"Me and my friends hang here." She lit two cigarettes and handed one to me. "So, where're you going?"
"Nowhere." I took a deep drag. "I lost my job, my girl and the apartment we shared. I was celebrating."
"Too bad. What you need is some fun."
"With you of course," I replied sarcastically.
"I could show you things that you've never seen before."
"How much will that cost me?"
She laughed. "I'm not a hooker." She flipped away her cigarette, put her arms around my neck, and gazed into my eyes. "What I have to offer is free."
Her strange dark eyes held mine so that I could not look away. An icy chill made me tremble. What was this girl to paralyze me with a look?
"Stop shivering. I promise not to take so much that you die. I like you." She pulled me close. Frigid lips and a dry tongue brushed my neck. Ice picks pierced my throat. Pure terror turned my legs to jelly. Was this how I'd end, my essence feeding this monster? My blood spurted into her mouth, my heart beat wildly, and an intense ecstasy overcame me. My world grew dark. Death was a heartbeat away. But, before I lost consciousness, the vampire halted her feeding. She propped me up by one armpit and wiped blood from her lips. She dragged me to a bench, covered the wounds with Band-Aids, and lifted my chin so that I once again gazed into hypnotic eyes. "You're my slave now. What's your name? Mine's Celia."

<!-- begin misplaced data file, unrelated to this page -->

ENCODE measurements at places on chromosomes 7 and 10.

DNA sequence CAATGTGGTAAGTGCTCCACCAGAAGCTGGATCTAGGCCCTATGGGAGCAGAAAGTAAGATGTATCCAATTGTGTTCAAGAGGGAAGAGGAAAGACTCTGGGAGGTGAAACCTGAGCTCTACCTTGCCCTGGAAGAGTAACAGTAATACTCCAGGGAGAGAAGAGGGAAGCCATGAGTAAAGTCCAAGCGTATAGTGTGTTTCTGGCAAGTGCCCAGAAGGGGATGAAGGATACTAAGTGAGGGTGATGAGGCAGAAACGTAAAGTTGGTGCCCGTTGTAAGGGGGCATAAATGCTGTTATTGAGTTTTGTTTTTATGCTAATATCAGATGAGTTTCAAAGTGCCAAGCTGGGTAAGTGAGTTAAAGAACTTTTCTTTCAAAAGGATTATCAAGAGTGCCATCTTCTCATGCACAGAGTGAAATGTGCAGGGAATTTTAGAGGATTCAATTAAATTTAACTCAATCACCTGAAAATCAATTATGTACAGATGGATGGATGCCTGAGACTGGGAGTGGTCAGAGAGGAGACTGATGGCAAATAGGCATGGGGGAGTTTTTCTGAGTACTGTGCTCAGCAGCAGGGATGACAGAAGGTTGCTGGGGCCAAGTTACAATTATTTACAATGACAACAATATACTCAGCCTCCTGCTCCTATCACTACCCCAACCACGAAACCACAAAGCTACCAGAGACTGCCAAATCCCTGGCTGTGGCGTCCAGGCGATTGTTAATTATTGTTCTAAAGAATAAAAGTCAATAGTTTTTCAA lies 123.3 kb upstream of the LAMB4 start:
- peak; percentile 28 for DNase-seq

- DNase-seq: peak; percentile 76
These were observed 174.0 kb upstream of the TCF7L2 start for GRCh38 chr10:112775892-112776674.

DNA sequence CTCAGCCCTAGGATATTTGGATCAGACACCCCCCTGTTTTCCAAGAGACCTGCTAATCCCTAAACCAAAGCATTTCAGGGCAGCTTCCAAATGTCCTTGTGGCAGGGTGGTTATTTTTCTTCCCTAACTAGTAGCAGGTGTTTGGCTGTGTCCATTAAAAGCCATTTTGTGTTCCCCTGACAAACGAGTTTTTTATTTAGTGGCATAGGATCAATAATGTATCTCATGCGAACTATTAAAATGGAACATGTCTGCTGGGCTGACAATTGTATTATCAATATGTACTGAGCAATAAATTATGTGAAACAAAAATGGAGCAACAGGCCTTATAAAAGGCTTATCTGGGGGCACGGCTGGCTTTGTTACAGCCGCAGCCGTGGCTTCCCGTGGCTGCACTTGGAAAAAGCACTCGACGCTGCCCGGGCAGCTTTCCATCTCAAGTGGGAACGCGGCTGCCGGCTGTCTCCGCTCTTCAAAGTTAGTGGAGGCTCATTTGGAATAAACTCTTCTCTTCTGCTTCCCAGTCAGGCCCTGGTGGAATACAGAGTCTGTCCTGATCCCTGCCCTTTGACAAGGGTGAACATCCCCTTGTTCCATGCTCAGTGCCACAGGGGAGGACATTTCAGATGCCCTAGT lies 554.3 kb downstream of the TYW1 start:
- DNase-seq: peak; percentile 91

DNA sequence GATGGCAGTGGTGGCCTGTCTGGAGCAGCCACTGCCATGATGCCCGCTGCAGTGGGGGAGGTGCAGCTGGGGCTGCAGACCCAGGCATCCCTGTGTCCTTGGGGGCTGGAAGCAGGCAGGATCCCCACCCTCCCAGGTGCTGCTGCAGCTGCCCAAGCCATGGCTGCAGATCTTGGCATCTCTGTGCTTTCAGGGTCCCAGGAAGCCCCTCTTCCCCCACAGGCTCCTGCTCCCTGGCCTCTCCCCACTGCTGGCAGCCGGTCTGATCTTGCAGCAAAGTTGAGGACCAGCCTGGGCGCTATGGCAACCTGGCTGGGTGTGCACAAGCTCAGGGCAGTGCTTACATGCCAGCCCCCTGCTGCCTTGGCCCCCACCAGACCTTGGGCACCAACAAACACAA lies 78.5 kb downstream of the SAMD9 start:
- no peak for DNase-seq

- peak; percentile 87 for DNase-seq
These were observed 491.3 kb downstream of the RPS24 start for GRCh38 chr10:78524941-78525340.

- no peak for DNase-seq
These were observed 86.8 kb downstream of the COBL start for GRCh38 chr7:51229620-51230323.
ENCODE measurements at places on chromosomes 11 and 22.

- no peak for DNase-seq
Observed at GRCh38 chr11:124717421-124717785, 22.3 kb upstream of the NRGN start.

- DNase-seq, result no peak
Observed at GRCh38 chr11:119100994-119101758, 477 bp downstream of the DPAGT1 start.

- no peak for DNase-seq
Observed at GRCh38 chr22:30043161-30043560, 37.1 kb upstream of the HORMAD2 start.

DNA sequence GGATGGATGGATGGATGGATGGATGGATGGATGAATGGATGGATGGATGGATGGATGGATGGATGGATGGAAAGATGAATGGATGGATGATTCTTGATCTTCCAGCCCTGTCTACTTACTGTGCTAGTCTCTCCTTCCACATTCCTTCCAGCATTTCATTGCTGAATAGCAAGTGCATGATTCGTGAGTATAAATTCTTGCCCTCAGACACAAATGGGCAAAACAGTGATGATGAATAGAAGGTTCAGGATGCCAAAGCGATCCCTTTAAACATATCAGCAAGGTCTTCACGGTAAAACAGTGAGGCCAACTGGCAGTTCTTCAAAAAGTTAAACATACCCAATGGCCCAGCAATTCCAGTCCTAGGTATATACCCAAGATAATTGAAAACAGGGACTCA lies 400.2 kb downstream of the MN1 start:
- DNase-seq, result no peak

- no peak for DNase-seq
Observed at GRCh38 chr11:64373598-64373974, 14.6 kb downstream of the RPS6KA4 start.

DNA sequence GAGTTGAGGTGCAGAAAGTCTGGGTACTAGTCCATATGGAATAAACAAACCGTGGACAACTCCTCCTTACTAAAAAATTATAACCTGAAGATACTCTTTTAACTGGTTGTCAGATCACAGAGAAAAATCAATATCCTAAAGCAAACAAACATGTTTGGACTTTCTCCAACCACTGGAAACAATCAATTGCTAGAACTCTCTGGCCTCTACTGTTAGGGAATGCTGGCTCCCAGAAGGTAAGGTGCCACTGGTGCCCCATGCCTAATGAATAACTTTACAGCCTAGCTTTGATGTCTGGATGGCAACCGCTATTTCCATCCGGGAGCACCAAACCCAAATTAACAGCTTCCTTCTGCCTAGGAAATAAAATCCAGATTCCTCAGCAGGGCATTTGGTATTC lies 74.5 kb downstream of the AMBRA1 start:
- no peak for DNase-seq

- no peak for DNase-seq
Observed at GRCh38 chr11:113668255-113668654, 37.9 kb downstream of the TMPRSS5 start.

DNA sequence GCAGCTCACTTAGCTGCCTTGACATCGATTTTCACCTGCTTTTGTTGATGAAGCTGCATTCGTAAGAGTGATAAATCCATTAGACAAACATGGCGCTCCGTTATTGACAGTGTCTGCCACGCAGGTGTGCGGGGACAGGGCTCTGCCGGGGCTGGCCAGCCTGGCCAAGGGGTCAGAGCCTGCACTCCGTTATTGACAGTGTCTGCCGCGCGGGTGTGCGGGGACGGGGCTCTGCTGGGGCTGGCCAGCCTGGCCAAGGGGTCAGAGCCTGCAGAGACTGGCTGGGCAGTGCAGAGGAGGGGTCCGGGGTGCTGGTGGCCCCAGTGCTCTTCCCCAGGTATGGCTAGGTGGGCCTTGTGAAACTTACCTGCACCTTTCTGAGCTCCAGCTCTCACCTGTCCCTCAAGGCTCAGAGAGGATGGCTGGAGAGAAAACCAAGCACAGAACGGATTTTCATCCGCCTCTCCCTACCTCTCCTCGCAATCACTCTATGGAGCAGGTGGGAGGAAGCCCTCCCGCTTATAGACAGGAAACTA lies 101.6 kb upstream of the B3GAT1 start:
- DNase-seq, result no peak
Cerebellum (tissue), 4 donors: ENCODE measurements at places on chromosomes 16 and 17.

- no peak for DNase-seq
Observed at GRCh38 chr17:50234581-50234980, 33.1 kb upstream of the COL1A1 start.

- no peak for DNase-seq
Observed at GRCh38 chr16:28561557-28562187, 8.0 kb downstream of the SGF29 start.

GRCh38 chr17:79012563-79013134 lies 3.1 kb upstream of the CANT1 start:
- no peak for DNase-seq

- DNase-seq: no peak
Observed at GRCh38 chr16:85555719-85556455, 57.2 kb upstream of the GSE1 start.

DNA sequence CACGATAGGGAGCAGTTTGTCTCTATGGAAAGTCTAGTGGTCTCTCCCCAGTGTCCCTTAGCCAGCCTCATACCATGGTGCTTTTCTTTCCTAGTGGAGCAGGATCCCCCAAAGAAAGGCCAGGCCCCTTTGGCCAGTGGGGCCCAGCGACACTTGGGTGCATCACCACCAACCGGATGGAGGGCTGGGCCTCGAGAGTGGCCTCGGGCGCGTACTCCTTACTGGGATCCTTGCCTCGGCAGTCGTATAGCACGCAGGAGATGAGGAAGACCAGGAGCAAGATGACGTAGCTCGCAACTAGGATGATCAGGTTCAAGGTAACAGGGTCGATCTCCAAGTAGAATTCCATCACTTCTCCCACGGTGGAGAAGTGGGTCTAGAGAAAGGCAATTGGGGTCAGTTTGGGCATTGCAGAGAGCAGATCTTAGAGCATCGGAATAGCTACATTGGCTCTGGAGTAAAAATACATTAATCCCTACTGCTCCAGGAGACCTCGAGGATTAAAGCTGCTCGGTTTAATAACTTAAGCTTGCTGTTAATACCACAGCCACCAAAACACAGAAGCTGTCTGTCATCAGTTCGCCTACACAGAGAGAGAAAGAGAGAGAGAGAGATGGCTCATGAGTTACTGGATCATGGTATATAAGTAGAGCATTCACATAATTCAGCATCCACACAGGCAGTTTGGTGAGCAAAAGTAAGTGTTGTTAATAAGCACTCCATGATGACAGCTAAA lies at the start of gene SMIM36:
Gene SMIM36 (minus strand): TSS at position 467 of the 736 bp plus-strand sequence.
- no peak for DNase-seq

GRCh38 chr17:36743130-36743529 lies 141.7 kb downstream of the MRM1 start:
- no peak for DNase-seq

"Josh. Will I become a vampire?" The idea didn't seem too awful Vampires remained young for hundreds of years. Wasn’t immortality worth never seeing the sun?
"You know better than that. For you to become a vampire, you'd have to drink my blood." She tipped her head to one side. "Which I might allow, if I really like you. Now, sit still until your strength returns."
I had no choice but to obey her. Her mysterious hold on me made me do whatever she demanded. I asked, "What now, Celia?"
"I'm bringing you to a place where people are dead, yet live."
I sat immobile for a long time. When my strength returned, I said, "I think I can stand."
Her icy fingers led me to a bus stop. Before the bus arrived, two hoodlums approached. Celia watched them coldly. When they neared, one brandished an automatic. "Hand over your money and jewelry," he snarled.
I gave my wallet to his partner. Celia grinned with her hands on her hips. "You too, bitch," shouted the one with the gun. Celia's foot came up kicking the gun from his hand. "Hey, what the ...." He went after her with fists. Big mistake. Her Karate chop dropped him like a stone. His partner grabbed her and held a knife to her throat. She flung him over her shoulder. He landed with a thud. She grabbed his gun and shot him and his partner in the head. "Close your eyes."